European Union Parliament Passes Controversial Copyright Law

By Kehl Bayern / September 13, 2018

The controversial EU Copyright Directive law passed the EU Parliament and represents the bureaucratic body’s first attempt to bring copyright law up to date for the modern age in a big way.

Of course, it has a lot of vocal detractors, many of which point to the law’s unintended consequences in dismantling the “open web” according to PetaPixel.

Image via Freestocks.org from Pexels.com.

One of the more onerous parts of the legislation is the Article 13 provision of the law that puts huge burdens on online content platforms to insure that content uploaded to them does not contain work that infringes copyright. Some are referring to this as the “upload filter” because it places a lot of restrictions on what hosts can have on their platform and, in effect, squelches the free upload of content upon which things like YouTube and Instagram rely for their business model.

Those who follow this website know that we regularly cover stories of copyright infringement and the sometimes lack enforcement of copyright that seems to occur in some areas of photography and videography. That said, we also bring you stories about copyright applied less than accurately and in an overreaching manner, so the see-saw seems to pivot both ways sometimes.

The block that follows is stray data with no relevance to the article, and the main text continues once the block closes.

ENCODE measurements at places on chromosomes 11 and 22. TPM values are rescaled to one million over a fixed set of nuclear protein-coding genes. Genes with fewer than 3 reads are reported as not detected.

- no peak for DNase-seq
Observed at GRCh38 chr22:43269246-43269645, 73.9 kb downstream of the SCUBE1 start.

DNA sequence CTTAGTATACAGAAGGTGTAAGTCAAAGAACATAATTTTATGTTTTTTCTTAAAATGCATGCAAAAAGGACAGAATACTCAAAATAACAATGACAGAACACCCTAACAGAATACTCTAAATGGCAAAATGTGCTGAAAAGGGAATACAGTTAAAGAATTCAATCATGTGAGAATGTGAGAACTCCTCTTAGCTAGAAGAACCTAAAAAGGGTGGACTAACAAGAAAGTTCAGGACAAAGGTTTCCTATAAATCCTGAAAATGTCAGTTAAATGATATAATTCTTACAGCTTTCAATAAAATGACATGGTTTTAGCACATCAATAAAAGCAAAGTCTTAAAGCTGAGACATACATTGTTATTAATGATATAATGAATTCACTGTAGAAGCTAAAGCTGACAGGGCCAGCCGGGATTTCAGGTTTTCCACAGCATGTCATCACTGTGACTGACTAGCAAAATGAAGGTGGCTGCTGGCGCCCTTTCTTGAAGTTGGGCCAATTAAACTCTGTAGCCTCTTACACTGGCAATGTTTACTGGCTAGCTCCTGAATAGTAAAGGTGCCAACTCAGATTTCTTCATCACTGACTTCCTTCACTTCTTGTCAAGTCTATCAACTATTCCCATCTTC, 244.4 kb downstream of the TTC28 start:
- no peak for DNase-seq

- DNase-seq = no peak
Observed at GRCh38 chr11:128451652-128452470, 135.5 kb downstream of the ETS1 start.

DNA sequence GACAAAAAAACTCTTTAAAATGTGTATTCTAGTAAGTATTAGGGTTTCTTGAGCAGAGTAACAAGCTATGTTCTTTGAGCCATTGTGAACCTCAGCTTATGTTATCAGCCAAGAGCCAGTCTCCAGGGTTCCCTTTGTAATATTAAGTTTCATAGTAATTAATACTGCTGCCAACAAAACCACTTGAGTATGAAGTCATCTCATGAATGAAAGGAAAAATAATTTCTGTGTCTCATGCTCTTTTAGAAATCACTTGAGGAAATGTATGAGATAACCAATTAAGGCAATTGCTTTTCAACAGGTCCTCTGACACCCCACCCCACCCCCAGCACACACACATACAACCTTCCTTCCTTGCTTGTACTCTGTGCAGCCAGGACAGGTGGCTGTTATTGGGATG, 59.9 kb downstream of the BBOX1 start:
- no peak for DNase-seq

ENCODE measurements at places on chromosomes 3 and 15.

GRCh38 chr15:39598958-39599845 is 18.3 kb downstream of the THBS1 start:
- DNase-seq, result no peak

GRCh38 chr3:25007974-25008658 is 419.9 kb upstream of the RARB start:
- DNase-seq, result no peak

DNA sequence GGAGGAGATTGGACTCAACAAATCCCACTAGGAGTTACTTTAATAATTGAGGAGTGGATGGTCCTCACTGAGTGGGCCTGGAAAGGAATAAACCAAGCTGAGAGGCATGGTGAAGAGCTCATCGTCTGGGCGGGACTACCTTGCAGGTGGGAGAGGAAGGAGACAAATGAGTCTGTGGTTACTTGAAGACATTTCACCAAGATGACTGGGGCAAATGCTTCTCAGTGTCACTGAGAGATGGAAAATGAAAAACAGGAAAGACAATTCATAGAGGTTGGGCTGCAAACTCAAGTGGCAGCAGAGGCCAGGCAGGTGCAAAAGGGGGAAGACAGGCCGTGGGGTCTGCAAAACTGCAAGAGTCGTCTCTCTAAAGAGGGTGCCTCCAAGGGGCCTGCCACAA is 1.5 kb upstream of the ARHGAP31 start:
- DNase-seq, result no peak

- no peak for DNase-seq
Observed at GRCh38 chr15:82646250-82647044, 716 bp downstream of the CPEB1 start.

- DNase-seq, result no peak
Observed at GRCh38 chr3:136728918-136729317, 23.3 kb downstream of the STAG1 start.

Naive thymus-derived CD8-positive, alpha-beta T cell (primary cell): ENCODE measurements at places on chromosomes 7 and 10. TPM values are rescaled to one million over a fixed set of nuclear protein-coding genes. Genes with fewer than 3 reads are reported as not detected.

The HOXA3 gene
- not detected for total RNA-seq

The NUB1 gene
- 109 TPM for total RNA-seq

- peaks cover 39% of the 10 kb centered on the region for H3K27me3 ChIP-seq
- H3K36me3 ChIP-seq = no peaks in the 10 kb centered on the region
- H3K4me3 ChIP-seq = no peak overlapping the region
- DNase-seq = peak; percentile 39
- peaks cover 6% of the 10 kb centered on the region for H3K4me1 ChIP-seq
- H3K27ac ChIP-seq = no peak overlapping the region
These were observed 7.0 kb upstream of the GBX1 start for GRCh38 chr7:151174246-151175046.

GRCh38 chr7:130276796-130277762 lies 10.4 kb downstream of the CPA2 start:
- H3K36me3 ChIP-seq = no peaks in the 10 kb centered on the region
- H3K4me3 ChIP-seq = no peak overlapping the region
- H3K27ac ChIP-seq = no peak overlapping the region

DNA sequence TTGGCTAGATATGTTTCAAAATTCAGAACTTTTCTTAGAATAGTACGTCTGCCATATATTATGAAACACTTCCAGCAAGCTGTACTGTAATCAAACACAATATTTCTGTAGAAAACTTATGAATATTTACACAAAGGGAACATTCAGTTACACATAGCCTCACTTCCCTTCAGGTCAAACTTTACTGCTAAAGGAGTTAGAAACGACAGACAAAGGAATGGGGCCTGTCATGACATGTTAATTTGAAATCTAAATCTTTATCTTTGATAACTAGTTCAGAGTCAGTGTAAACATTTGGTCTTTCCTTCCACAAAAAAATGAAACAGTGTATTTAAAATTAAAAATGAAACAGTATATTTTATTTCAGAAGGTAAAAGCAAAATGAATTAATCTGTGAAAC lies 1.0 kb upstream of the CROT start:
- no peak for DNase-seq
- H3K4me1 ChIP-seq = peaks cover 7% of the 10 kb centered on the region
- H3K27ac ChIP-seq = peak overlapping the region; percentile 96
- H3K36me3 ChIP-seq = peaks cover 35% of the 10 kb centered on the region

Among the opposition to the EU Copyright Directive are the Electronic Frontier Foundation, the Creative Commons, Reddit, Wikimedia, and YouTube.

EU Parliament President Antonio Tajani received a letter from tech luminaries that stated: “By requiring Internet platforms to perform automatic filtering all of the content that their users upload, Article 13 takes an unprecedented step towards the transformation of the Internet from an open platform for sharing and innovation, into a tool for the automated surveillance and control of its users…The damage that this may do to the free and open Internet as we know it is hard to predict, but in our opinions could be substantial.”

Interestingly, the Verge cites some photographers worrying about losing the “freedom of panorama,” something not protected in the EU Copyright Directive. Basically what this means is that photographers can take pictures of cityscapes without worrying about buildings or other things that may contain “copyrighted” material such as a street advertisement.


s

About the author

Kehl Bayern

Kehl Bayern is a freelance writer and editor of Demagaga.

Leave a comment: